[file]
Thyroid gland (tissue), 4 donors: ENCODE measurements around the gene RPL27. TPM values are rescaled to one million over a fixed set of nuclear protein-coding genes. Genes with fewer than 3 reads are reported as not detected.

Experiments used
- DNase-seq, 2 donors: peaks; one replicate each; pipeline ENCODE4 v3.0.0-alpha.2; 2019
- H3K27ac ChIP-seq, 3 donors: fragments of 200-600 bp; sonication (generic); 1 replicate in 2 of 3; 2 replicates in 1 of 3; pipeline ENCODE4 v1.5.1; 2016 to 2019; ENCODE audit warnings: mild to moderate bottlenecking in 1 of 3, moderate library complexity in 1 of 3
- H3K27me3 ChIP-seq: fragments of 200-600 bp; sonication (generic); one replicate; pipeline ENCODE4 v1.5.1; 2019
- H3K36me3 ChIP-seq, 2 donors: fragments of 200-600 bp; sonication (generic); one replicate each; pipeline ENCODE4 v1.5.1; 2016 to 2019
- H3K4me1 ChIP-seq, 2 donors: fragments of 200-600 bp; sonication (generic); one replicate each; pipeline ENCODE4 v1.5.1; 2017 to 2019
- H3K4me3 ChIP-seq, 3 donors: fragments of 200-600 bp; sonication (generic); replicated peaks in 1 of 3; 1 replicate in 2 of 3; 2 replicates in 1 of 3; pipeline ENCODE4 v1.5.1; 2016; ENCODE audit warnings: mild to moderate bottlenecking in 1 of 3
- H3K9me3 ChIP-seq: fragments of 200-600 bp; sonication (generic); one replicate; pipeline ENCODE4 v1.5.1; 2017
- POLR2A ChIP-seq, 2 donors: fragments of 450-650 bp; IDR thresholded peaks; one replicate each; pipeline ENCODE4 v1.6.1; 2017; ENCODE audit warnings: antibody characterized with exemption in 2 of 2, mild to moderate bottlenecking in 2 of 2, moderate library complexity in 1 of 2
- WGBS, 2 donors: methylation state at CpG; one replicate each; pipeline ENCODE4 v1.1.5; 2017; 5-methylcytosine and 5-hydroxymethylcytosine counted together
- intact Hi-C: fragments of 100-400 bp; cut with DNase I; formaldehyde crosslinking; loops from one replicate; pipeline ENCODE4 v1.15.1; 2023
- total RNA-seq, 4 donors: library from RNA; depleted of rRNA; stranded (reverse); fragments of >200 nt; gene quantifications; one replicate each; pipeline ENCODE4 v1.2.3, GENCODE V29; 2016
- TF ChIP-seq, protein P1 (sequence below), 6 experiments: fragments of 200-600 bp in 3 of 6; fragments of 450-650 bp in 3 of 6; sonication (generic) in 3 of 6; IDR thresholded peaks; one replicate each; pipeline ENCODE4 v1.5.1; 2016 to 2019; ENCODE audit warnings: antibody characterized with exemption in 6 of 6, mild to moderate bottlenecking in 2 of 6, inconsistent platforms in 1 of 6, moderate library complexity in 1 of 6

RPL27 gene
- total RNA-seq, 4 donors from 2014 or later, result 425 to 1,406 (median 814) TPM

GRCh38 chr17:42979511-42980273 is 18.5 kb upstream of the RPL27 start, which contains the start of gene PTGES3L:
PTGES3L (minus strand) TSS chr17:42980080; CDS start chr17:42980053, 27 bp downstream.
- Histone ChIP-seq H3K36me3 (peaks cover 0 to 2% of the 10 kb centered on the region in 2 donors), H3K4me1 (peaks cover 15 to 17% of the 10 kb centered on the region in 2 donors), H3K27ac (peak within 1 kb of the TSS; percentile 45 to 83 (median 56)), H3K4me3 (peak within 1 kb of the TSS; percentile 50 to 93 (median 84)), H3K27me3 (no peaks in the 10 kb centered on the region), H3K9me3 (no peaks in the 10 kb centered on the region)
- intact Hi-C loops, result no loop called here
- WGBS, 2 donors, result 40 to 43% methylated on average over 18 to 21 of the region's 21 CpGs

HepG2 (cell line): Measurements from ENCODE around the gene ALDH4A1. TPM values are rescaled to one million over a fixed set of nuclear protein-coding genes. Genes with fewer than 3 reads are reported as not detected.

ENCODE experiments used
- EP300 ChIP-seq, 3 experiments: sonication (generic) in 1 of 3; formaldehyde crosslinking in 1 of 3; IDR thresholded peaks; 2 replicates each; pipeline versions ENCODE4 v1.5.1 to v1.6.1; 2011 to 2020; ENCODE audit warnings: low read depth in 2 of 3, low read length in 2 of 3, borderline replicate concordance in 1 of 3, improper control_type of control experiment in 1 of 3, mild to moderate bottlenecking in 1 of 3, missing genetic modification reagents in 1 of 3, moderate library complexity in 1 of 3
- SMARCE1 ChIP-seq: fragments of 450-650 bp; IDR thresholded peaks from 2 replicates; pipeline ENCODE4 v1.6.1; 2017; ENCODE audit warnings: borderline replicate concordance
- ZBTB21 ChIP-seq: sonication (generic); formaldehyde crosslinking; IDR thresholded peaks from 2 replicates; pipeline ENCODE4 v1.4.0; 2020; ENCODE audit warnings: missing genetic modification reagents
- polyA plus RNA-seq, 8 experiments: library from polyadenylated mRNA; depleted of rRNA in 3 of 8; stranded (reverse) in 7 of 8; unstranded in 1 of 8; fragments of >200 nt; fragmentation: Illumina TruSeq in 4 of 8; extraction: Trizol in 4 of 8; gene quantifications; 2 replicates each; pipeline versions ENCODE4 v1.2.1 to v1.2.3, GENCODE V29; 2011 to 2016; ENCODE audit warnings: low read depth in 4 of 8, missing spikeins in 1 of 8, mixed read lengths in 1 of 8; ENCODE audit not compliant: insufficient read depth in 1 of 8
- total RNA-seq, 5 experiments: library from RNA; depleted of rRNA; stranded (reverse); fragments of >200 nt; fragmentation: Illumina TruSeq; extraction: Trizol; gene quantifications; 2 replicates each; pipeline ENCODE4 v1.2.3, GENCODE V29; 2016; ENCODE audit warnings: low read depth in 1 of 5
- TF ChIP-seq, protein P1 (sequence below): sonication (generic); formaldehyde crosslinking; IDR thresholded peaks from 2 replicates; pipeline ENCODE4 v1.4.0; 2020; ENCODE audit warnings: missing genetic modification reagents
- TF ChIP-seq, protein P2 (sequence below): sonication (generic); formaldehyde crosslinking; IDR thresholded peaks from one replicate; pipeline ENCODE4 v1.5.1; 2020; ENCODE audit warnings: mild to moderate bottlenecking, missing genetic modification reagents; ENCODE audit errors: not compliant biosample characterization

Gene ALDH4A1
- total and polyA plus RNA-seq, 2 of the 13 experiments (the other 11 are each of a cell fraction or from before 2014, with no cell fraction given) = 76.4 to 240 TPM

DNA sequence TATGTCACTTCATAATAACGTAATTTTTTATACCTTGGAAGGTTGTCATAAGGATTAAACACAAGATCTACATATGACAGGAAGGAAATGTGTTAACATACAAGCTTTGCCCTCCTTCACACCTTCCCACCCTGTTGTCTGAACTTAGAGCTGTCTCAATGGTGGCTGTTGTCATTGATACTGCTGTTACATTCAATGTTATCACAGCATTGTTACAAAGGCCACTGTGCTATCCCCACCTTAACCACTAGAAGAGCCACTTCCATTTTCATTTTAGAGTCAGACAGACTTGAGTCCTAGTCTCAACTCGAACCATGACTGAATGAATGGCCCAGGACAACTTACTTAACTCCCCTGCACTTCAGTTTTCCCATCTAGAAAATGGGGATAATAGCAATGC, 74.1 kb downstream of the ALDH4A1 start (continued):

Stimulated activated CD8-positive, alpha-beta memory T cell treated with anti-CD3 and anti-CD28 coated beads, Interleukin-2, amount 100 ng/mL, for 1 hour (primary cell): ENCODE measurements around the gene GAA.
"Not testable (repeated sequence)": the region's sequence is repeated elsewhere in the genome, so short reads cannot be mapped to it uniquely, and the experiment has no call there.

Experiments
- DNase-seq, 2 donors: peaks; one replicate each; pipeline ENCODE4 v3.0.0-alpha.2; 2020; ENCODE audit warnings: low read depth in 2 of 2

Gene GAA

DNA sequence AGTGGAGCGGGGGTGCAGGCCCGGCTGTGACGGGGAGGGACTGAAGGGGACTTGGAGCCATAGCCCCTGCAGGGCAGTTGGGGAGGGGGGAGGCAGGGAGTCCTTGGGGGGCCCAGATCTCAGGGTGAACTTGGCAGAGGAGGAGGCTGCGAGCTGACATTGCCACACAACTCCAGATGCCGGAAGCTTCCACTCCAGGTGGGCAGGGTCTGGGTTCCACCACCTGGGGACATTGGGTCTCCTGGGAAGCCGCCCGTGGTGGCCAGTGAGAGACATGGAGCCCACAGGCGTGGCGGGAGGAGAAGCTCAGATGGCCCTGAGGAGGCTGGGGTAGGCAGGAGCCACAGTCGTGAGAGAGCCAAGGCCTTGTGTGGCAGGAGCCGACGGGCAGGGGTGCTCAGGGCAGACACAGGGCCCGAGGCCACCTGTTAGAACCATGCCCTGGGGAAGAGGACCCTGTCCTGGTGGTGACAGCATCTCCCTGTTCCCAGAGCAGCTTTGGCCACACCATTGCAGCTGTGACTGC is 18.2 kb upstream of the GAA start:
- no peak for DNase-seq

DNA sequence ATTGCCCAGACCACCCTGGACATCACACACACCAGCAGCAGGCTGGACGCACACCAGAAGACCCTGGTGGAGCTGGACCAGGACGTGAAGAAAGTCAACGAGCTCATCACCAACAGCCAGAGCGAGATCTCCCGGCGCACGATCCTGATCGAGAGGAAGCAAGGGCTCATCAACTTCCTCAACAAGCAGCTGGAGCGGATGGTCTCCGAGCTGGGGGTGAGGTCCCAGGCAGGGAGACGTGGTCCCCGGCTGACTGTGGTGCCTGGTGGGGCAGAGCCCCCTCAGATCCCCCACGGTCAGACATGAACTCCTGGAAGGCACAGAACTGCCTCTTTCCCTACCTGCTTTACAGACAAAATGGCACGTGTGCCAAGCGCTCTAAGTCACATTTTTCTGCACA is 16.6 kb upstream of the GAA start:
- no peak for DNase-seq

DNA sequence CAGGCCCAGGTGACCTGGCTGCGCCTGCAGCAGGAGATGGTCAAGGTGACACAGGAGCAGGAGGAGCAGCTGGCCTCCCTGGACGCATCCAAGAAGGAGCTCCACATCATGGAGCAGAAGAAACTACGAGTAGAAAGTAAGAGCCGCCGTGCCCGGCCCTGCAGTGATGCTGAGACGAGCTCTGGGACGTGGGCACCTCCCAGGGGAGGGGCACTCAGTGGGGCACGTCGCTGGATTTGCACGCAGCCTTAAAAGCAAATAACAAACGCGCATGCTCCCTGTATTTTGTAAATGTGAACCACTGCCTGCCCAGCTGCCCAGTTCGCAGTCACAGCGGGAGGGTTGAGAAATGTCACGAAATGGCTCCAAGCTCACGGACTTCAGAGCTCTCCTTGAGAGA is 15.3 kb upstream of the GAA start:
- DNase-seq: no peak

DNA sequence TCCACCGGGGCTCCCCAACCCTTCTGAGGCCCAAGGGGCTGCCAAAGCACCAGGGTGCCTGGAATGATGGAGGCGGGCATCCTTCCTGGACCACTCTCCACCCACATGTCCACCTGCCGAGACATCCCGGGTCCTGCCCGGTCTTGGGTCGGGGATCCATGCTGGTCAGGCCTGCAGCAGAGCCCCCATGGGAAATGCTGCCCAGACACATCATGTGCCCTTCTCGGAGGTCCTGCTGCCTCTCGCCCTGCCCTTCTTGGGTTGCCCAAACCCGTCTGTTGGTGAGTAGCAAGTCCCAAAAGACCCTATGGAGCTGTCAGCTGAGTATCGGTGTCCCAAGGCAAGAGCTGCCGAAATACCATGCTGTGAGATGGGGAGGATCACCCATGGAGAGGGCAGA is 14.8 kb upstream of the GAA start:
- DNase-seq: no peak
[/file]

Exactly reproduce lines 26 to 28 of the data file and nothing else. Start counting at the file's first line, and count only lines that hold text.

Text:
- ZBTB21 ChIP-seq: sonication (generic); formaldehyde crosslinking; IDR thresholded peaks from 2 replicates; pipeline ENCODE4 v1.4.0; 2020; ENCODE audit warnings: missing genetic modification reagents
- polyA plus RNA-seq, 8 experiments: library from polyadenylated mRNA; depleted of rRNA in 3 of 8; stranded (reverse) in 7 of 8; unstranded in 1 of 8; fragments of >200 nt; fragmentation: Illumina TruSeq in 4 of 8; extraction: Trizol in 4 of 8; gene quantifications; 2 replicates each; pipeline versions ENCODE4 v1.2.1 to v1.2.3, GENCODE V29; 2011 to 2016; ENCODE audit warnings: low read depth in 4 of 8, missing spikeins in 1 of 8, mixed read lengths in 1 of 8; ENCODE audit not compliant: insufficient read depth in 1 of 8
- total RNA-seq, 5 experiments: library from RNA; depleted of rRNA; stranded (reverse); fragments of >200 nt; fragmentation: Illumina TruSeq; extraction: Trizol; gene quantifications; 2 replicates each; pipeline ENCODE4 v1.2.3, GENCODE V29; 2016; ENCODE audit warnings: low read depth in 1 of 5